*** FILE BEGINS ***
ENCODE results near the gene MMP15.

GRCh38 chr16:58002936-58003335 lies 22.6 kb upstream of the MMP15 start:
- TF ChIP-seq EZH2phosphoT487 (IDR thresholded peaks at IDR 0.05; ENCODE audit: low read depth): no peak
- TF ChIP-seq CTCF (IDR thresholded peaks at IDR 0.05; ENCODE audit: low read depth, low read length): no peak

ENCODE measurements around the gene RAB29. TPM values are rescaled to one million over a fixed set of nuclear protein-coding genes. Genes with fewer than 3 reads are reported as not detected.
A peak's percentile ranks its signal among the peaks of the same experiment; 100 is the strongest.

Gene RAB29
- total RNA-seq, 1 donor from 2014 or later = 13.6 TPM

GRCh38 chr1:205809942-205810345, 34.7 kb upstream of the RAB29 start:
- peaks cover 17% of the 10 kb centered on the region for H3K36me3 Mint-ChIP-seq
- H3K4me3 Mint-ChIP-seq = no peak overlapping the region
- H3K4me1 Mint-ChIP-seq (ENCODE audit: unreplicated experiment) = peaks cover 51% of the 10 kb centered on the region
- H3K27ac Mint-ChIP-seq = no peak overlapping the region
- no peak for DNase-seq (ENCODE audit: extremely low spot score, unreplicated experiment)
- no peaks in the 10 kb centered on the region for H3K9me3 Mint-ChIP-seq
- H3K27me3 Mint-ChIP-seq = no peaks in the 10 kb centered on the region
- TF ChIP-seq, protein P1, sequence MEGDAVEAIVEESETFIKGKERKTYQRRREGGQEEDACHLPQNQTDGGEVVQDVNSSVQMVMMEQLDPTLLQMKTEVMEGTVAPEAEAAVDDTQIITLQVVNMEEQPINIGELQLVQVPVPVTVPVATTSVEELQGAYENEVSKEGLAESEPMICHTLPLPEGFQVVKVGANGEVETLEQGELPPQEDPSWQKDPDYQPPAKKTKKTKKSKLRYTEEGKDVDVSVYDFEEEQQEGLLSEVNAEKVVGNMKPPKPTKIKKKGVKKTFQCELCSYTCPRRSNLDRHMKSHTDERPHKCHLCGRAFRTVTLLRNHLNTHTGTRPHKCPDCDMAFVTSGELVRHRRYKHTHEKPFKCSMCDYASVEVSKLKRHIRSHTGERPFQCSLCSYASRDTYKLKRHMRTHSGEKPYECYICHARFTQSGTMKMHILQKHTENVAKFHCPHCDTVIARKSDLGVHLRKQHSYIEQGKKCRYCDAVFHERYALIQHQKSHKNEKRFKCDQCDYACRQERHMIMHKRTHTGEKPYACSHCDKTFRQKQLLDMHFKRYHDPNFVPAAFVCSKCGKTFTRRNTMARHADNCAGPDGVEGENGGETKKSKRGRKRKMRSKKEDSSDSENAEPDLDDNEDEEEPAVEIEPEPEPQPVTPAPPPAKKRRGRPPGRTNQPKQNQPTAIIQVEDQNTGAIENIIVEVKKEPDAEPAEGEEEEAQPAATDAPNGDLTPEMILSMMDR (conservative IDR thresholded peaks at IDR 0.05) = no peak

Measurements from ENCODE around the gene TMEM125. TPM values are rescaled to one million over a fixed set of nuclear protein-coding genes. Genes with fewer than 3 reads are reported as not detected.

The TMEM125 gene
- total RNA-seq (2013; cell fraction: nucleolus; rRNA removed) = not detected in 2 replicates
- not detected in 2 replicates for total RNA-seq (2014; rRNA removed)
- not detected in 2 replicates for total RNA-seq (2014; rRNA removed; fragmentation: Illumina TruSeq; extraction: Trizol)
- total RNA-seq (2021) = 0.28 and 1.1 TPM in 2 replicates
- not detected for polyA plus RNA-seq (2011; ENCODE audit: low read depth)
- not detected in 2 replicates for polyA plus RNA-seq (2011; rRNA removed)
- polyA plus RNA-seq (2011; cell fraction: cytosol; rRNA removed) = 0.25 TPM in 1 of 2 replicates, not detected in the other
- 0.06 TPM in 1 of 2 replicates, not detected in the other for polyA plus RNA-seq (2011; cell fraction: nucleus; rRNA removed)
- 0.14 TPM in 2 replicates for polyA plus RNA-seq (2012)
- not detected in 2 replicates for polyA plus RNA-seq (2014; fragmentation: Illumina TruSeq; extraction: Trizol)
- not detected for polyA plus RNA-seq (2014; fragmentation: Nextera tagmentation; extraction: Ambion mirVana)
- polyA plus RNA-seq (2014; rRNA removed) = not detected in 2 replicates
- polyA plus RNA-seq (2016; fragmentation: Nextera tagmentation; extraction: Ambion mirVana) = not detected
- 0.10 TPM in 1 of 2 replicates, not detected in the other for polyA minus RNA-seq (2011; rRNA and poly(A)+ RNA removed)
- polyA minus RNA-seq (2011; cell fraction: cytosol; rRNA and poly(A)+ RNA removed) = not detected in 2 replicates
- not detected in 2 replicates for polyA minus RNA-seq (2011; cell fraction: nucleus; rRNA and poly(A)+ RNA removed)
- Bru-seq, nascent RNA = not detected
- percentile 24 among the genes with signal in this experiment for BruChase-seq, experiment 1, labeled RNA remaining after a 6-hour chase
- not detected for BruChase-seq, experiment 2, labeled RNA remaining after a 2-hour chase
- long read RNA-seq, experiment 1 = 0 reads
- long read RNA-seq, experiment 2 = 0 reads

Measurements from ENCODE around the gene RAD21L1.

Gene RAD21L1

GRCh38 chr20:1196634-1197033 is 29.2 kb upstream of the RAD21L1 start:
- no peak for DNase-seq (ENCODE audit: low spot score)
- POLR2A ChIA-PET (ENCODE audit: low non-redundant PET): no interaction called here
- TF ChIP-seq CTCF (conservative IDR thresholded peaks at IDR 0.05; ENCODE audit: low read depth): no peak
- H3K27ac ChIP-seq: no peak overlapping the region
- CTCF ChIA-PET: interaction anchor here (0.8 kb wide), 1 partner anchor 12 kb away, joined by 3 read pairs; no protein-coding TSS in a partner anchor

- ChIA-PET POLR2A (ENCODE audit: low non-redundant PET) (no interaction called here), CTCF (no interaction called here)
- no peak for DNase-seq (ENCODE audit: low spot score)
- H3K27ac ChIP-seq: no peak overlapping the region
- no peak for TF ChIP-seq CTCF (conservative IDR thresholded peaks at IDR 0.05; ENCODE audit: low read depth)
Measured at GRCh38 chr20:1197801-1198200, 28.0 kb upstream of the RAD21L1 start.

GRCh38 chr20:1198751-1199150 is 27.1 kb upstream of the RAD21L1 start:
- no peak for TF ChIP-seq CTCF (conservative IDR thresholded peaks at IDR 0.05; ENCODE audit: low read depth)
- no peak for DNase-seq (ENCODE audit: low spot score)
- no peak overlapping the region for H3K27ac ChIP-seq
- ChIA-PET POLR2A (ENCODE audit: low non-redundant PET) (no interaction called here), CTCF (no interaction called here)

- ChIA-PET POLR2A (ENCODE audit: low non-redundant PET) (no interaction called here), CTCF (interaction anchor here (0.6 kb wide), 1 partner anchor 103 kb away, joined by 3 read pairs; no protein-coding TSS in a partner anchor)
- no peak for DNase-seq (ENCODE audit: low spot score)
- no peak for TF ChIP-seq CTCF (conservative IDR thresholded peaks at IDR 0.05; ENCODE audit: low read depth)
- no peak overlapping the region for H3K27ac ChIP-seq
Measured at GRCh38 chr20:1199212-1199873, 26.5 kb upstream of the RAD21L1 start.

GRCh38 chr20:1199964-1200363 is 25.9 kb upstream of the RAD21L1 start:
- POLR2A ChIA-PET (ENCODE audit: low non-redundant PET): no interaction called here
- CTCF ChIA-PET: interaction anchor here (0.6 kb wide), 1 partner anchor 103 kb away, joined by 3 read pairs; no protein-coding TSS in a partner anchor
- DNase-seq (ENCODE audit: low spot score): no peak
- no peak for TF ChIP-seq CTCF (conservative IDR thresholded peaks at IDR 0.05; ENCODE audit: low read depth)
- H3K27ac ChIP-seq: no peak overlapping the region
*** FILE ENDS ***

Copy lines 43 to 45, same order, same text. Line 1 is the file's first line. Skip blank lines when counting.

GRCh38 chr20:1196634-1197033 is 29.2 kb upstream of the RAD21L1 start:
- no peak for DNase-seq (ENCODE audit: low spot score)
- POLR2A ChIA-PET (ENCODE audit: low non-redundant PET): no interaction called here